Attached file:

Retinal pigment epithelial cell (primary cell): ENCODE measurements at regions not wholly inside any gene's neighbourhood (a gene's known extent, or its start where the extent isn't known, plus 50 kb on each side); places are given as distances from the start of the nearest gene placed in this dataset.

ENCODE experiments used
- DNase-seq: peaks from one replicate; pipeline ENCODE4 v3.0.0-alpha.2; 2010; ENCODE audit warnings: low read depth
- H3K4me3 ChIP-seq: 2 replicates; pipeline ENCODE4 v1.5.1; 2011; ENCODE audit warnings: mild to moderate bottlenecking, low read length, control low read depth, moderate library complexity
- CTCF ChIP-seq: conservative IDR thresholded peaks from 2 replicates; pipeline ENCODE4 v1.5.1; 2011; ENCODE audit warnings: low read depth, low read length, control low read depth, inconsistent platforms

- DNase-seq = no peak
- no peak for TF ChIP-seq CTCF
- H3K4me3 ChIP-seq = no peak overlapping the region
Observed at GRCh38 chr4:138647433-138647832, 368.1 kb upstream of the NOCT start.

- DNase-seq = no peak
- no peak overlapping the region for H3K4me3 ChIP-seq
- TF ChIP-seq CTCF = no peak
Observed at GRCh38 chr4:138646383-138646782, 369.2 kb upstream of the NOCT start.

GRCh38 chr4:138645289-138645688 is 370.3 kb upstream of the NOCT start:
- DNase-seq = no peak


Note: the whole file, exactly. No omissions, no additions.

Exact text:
Retinal pigment epithelial cell (primary cell): ENCODE measurements at regions not wholly inside any gene's neighbourhood (a gene's known extent, or its start where the extent isn't known, plus 50 kb on each side); places are given as distances from the start of the nearest gene placed in this dataset.

ENCODE experiments used
- DNase-seq: peaks from one replicate; pipeline ENCODE4 v3.0.0-alpha.2; 2010; ENCODE audit warnings: low read depth
- H3K4me3 ChIP-seq: 2 replicates; pipeline ENCODE4 v1.5.1; 2011; ENCODE audit warnings: mild to moderate bottlenecking, low read length, control low read depth, moderate library complexity
- CTCF ChIP-seq: conservative IDR thresholded peaks from 2 replicates; pipeline ENCODE4 v1.5.1; 2011; ENCODE audit warnings: low read depth, low read length, control low read depth, inconsistent platforms

- DNase-seq = no peak
- no peak for TF ChIP-seq CTCF
- H3K4me3 ChIP-seq = no peak overlapping the region
Observed at GRCh38 chr4:138647433-138647832, 368.1 kb upstream of the NOCT start.

- DNase-seq = no peak
- no peak overlapping the region for H3K4me3 ChIP-seq
- TF ChIP-seq CTCF = no peak
Observed at GRCh38 chr4:138646383-138646782, 369.2 kb upstream of the NOCT start.

GRCh38 chr4:138645289-138645688 is 370.3 kb upstream of the NOCT start:
- DNase-seq = no peak